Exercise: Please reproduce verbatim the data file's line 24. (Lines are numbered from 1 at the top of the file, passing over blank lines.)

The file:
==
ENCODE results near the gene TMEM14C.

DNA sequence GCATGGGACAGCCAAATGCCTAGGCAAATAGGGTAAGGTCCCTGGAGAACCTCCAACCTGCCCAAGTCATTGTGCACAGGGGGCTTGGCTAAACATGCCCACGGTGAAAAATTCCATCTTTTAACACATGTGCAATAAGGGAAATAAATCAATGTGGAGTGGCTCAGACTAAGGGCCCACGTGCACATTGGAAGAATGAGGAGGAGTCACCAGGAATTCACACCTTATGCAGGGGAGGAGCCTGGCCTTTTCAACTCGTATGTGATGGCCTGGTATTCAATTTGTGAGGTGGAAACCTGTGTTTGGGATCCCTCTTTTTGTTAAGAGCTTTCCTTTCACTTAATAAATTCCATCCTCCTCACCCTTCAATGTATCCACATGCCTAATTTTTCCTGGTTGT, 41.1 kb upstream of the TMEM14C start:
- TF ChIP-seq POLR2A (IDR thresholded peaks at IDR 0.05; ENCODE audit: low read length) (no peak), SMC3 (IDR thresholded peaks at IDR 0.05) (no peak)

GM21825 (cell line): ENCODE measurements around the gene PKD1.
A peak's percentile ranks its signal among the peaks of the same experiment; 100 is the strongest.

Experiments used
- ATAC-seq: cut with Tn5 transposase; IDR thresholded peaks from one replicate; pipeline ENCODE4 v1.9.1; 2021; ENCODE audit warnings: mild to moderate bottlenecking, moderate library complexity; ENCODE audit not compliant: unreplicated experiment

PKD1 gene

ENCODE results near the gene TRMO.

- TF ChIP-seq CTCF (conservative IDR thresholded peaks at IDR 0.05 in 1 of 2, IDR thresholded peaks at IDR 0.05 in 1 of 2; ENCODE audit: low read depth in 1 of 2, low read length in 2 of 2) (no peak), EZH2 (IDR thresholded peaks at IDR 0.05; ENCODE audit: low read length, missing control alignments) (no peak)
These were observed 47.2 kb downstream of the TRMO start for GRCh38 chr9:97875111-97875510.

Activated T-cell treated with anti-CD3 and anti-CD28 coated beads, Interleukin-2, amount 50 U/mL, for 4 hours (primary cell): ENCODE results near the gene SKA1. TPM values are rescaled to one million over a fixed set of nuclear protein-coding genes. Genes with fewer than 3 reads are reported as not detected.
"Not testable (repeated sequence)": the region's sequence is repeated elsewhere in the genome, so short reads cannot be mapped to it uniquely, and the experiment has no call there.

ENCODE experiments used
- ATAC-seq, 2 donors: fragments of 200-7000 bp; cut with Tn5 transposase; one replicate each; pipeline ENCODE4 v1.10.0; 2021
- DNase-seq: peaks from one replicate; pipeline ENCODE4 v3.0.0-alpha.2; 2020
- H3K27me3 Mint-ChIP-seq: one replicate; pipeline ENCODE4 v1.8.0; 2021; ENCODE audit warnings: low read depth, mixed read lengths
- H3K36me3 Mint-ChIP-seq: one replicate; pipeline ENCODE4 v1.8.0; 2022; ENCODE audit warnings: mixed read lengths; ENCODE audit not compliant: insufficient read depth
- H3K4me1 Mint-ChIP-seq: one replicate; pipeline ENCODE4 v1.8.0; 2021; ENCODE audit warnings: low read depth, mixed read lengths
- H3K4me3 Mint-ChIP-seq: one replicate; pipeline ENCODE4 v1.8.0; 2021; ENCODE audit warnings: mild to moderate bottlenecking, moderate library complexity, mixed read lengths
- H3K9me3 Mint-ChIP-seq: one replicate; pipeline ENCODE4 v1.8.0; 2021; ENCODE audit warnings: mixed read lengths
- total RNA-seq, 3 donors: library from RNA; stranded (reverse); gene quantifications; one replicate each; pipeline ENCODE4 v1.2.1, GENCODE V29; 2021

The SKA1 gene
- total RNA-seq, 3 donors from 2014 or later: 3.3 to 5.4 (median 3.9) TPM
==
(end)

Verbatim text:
- total RNA-seq, 3 donors from 2014 or later: 3.3 to 5.4 (median 3.9) TPM